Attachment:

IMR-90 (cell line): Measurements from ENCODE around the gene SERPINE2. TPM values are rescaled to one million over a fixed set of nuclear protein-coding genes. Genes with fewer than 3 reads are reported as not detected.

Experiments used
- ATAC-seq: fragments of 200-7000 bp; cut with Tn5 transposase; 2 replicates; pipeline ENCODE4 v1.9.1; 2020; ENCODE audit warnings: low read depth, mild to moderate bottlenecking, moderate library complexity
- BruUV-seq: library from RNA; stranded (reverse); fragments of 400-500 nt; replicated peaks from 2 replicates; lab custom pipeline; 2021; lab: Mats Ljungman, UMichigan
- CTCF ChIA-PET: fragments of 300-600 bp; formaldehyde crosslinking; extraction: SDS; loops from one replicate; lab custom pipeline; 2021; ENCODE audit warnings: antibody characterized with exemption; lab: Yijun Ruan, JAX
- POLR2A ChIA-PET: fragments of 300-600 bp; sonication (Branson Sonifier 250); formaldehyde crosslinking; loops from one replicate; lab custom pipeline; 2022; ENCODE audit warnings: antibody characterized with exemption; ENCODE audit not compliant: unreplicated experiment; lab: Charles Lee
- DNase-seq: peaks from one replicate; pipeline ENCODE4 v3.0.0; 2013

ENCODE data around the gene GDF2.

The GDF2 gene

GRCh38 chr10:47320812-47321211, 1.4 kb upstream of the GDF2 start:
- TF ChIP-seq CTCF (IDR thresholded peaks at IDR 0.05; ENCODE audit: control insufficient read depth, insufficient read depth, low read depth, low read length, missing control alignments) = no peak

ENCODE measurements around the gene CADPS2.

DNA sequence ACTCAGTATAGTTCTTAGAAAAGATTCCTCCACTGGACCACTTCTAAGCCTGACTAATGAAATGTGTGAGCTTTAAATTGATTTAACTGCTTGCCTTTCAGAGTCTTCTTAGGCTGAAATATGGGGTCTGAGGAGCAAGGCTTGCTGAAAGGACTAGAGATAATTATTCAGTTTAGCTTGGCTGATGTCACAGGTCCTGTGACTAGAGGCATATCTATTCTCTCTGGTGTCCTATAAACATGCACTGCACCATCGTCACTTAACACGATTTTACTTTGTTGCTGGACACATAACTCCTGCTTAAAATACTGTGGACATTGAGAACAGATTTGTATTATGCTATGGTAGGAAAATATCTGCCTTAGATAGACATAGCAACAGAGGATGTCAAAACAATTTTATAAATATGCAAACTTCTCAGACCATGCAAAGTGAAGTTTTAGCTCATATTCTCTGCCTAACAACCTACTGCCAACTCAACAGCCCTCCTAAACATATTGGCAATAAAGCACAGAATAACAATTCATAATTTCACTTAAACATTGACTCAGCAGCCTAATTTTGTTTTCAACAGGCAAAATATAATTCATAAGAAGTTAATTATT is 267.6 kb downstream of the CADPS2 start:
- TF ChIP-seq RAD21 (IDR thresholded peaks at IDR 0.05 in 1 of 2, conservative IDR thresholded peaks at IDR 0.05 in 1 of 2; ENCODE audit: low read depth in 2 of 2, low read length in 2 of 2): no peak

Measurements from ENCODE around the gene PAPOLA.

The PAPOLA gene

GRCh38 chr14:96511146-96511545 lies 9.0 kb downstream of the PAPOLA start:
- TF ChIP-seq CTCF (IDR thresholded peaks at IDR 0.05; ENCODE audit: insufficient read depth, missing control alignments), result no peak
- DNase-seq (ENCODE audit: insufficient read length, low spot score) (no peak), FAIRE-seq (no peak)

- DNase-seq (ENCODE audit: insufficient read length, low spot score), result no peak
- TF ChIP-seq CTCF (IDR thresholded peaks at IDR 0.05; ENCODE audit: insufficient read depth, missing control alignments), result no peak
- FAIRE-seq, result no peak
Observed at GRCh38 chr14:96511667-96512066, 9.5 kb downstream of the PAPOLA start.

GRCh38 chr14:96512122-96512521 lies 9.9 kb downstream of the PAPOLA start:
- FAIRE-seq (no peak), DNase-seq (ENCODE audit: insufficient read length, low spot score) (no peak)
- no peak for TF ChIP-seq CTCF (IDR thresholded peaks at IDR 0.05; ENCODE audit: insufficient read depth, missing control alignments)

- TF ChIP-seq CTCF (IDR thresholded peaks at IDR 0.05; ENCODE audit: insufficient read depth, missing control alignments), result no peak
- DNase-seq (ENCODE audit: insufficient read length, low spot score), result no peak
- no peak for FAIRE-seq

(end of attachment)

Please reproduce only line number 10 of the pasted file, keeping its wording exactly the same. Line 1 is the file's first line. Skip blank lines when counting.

GRCh38 chr10:47320812-47321211, 1.4 kb upstream of the GDF2 start: